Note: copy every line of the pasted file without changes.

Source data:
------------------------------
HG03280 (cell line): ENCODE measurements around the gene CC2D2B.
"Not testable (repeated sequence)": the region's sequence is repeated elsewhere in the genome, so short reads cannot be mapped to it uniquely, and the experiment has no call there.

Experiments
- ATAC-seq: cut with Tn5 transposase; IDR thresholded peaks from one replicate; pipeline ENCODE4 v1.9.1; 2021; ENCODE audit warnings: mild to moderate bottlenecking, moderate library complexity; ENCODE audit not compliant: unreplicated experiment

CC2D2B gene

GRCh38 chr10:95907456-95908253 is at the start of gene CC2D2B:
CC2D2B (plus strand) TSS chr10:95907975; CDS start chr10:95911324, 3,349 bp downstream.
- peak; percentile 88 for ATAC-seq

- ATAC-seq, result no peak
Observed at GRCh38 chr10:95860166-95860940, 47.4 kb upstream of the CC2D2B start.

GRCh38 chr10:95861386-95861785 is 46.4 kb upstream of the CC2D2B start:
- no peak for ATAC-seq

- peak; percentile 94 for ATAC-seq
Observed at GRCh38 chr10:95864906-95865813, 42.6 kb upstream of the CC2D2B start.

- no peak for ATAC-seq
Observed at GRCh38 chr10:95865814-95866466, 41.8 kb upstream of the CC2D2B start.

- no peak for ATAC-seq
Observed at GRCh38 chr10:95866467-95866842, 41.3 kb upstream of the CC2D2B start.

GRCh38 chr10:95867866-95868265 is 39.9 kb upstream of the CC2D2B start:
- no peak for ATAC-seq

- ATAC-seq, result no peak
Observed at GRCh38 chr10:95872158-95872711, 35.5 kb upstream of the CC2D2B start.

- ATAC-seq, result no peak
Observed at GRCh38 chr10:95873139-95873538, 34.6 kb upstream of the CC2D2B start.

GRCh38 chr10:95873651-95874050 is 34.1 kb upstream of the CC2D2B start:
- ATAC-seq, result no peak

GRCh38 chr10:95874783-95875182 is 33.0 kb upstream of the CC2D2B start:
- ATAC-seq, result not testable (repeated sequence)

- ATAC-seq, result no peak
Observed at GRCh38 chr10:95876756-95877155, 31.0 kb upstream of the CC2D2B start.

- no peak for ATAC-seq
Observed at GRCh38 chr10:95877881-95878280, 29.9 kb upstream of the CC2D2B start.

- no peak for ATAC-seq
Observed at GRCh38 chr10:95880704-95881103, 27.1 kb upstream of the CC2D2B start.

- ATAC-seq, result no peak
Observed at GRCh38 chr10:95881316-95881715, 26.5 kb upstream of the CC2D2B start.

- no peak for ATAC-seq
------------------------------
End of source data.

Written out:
HG03280 (cell line): ENCODE measurements around the gene CC2D2B.
"Not testable (repeated sequence)": the region's sequence is repeated elsewhere in the genome, so short reads cannot be mapped to it uniquely, and the experiment has no call there.

Experiments
- ATAC-seq: cut with Tn5 transposase; IDR thresholded peaks from one replicate; pipeline ENCODE4 v1.9.1; 2021; ENCODE audit warnings: mild to moderate bottlenecking, moderate library complexity; ENCODE audit not compliant: unreplicated experiment

CC2D2B gene

GRCh38 chr10:95907456-95908253 is at the start of gene CC2D2B:
CC2D2B (plus strand) TSS chr10:95907975; CDS start chr10:95911324, 3,349 bp downstream.
- peak; percentile 88 for ATAC-seq

- ATAC-seq, result no peak
Observed at GRCh38 chr10:95860166-95860940, 47.4 kb upstream of the CC2D2B start.

GRCh38 chr10:95861386-95861785 is 46.4 kb upstream of the CC2D2B start:
- no peak for ATAC-seq

- peak; percentile 94 for ATAC-seq
Observed at GRCh38 chr10:95864906-95865813, 42.6 kb upstream of the CC2D2B start.

- no peak for ATAC-seq
Observed at GRCh38 chr10:95865814-95866466, 41.8 kb upstream of the CC2D2B start.

- no peak for ATAC-seq
Observed at GRCh38 chr10:95866467-95866842, 41.3 kb upstream of the CC2D2B start.

GRCh38 chr10:95867866-95868265 is 39.9 kb upstream of the CC2D2B start:
- no peak for ATAC-seq

- ATAC-seq, result no peak
Observed at GRCh38 chr10:95872158-95872711, 35.5 kb upstream of the CC2D2B start.

- ATAC-seq, result no peak
Observed at GRCh38 chr10:95873139-95873538, 34.6 kb upstream of the CC2D2B start.

GRCh38 chr10:95873651-95874050 is 34.1 kb upstream of the CC2D2B start:
- ATAC-seq, result no peak

GRCh38 chr10:95874783-95875182 is 33.0 kb upstream of the CC2D2B start:
- ATAC-seq, result not testable (repeated sequence)

- ATAC-seq, result no peak
Observed at GRCh38 chr10:95876756-95877155, 31.0 kb upstream of the CC2D2B start.

- no peak for ATAC-seq
Observed at GRCh38 chr10:95877881-95878280, 29.9 kb upstream of the CC2D2B start.

- no peak for ATAC-seq
Observed at GRCh38 chr10:95880704-95881103, 27.1 kb upstream of the CC2D2B start.

- ATAC-seq, result no peak
Observed at GRCh38 chr10:95881316-95881715, 26.5 kb upstream of the CC2D2B start.

- no peak for ATAC-seq